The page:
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Providing information, education, and training to build knowledge, develop skills, and change attitudes that will lead to increased independence, productivity, self determination, integration and inclusion (IPSII) for people with developmental disabilities and their families.

Moments in Disability History 5

ADA and Baby Doe

Prior to the Americans with Disabilities Act (ADA), in hospitals around the country, doctors and parents decided against life-saving treatment, even routine medical care, for certain infants with physical or suspected intellectual disabilities. Consequently, each year hundreds, if not thousands, of newborns, who might otherwise have lived with disabilities, were allowed to die.

In 1971, the Joseph P. Kennedy, Jr. Foundation, in cooperation with Johns Hopkins Hospital, created the film "Who Should Survive" in the hope that it would stimulate thinking and discussion about this matter of life and death. However, thirteen years later, in 1984, Carlton Sherwood, CNN Reporter for CNN Special Assignment, documented in "Oklahoma Infanticide" the lack of medical treatment for babies born with spina bifida in Oklahoma.

"Who Should Survive" and the three part series "Oklahoma Infanticide" revealed that the civil rights protections under Section 504 of the Rehabilitation Act against withholding care based on a child's sex, race, or disability were not enough.

These videos are a reminder about the importance of maintaining and advancing the ADA.

Video: "Who Should Survive" by Guggenheim Productions, Inc.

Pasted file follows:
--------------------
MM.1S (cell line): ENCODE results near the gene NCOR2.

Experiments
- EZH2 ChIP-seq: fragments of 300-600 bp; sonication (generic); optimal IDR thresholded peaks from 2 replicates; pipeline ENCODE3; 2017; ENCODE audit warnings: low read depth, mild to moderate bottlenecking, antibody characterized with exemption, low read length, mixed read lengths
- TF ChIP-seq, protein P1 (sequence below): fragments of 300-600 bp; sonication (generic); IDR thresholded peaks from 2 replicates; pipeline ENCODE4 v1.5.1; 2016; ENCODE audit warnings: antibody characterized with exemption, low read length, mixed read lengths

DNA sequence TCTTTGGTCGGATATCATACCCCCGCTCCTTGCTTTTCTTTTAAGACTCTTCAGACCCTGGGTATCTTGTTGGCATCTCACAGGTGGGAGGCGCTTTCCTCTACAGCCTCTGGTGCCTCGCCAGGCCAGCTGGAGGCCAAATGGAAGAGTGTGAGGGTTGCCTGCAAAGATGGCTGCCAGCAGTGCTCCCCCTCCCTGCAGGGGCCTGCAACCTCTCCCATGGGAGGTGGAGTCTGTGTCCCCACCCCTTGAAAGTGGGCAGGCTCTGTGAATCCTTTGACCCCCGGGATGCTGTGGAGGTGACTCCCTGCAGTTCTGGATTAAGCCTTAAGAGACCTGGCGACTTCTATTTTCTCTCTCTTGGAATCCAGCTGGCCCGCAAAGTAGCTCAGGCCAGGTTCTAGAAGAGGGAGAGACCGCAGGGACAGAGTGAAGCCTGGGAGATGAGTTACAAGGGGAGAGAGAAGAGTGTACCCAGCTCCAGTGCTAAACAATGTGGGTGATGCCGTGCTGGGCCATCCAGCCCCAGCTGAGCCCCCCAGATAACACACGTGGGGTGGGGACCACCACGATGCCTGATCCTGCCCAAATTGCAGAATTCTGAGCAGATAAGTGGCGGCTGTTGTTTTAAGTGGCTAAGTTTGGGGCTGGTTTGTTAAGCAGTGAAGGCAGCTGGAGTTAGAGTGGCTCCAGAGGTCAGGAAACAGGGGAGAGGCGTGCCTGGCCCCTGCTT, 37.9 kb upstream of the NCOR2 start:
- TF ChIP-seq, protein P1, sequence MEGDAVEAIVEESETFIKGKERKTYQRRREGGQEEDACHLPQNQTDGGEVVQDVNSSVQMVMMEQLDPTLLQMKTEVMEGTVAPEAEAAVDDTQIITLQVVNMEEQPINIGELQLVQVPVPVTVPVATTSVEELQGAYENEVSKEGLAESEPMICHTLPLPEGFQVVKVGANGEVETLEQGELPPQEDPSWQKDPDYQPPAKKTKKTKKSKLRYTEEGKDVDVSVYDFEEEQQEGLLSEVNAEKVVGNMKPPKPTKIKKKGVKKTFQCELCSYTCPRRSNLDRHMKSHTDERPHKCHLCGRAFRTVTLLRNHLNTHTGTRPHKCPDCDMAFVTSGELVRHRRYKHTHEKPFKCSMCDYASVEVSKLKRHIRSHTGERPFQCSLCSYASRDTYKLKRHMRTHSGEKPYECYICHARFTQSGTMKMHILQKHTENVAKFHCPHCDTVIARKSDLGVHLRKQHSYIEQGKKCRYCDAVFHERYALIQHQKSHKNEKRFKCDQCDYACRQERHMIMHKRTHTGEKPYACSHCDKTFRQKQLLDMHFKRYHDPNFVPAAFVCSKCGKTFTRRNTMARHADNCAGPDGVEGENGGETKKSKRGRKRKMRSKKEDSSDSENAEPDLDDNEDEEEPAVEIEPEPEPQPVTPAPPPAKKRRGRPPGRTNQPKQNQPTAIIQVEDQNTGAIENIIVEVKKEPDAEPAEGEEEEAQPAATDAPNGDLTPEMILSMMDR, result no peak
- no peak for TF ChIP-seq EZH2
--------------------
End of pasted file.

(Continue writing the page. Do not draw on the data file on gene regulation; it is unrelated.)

Video: CNN Special Assignment: "Oklahoma Infanticide"

The language included In these videos is now outdated and considered offensive. However, at the time, the language was acceptable and is retained here because of the historical context of these videos and their historical significance.

Carlton Sherwood
Carlton Sherwood

Baby Doe's Mother
Baby Doe's Mother


The Minnesota Governor's Council on Developmental Disabilities Home Page

Ethical Issues, End of Life Conversations, and Developmental Disabilities

We extend our deepest appreciation to Steven Eidelman, Co-Director, National Leadership Consortium on Developmental Disabilities, for securing permission to use and post the film, "Who Should Survive," in connection with this Moment in History on ethical issues and developmental disabilities.

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The GCDD is funded under the provisions of P.L. 106-402. The federal law also provides funding to the Minnesota Disability Law Center, the state Protection and Advocacy System, and to the Institute on Community Integration, the state University Center for Excellence. The Minnesota network of programs works to increase the IPSII of people with developmental disabilities and families into community life.

This project was supported, in part by grant number 2001MNSCDD-03, from the U.S. Administration for Community Living, Department of Health and Human Services, Washington, D.C. 20201. Grantees undertaking projects with government sponsorship are encouraged to express freely their findings and conclusions. Points of view or opinions do not, therefore, necessarily represent official ACL policy.

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